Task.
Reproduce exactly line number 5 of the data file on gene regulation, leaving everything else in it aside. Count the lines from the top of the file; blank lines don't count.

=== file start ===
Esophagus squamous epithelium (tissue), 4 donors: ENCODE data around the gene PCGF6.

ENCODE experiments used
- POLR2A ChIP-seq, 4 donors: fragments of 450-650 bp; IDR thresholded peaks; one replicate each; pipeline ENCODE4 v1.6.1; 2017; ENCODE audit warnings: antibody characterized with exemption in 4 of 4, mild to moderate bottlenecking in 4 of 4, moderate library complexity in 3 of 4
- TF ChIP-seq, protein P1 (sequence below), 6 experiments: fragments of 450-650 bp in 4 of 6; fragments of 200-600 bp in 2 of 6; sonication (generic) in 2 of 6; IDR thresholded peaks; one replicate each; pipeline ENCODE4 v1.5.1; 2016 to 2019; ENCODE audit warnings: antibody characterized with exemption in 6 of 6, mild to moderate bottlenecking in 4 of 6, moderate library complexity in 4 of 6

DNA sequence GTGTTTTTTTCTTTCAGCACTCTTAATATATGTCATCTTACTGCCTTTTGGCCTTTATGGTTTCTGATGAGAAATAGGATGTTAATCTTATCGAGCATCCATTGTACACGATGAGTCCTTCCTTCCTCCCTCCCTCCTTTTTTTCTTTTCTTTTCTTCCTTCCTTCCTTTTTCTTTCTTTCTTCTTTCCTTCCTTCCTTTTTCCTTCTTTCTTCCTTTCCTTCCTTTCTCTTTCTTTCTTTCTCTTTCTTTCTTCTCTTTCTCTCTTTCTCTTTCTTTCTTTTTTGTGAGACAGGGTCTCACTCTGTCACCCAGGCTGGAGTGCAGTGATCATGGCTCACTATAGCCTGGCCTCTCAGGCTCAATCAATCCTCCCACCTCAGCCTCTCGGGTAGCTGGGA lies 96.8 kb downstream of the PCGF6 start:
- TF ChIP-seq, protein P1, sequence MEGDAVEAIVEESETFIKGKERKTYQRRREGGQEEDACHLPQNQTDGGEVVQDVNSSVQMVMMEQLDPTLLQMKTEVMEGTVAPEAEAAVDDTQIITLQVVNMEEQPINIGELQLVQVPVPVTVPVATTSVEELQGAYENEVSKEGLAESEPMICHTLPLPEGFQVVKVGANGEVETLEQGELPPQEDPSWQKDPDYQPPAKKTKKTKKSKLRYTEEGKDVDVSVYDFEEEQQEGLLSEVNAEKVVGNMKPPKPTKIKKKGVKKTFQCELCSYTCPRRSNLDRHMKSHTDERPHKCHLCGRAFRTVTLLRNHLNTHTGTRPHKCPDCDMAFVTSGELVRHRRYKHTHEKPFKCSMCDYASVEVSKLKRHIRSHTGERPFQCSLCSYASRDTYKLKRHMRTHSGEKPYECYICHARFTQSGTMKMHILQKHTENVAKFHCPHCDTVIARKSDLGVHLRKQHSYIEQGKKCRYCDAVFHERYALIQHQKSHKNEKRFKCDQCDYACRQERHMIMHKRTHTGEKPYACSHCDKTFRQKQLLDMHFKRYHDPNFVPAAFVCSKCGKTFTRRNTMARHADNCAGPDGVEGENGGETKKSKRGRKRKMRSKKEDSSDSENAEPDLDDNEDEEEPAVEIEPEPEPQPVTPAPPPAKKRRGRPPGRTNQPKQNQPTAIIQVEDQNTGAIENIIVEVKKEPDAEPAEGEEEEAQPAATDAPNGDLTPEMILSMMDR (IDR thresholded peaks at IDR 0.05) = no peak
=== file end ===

DNA sequence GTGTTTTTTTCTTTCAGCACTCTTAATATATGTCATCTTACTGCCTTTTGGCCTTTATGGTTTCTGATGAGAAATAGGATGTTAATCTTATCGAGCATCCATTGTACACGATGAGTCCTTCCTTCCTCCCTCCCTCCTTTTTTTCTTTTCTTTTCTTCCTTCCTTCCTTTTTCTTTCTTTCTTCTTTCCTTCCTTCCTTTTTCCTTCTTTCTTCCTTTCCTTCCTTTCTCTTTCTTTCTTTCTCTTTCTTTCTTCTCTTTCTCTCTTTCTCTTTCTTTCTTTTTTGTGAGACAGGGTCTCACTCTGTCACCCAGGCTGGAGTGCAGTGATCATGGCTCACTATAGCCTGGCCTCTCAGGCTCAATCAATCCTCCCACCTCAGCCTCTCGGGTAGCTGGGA lies 96.8 kb downstream of the PCGF6 start: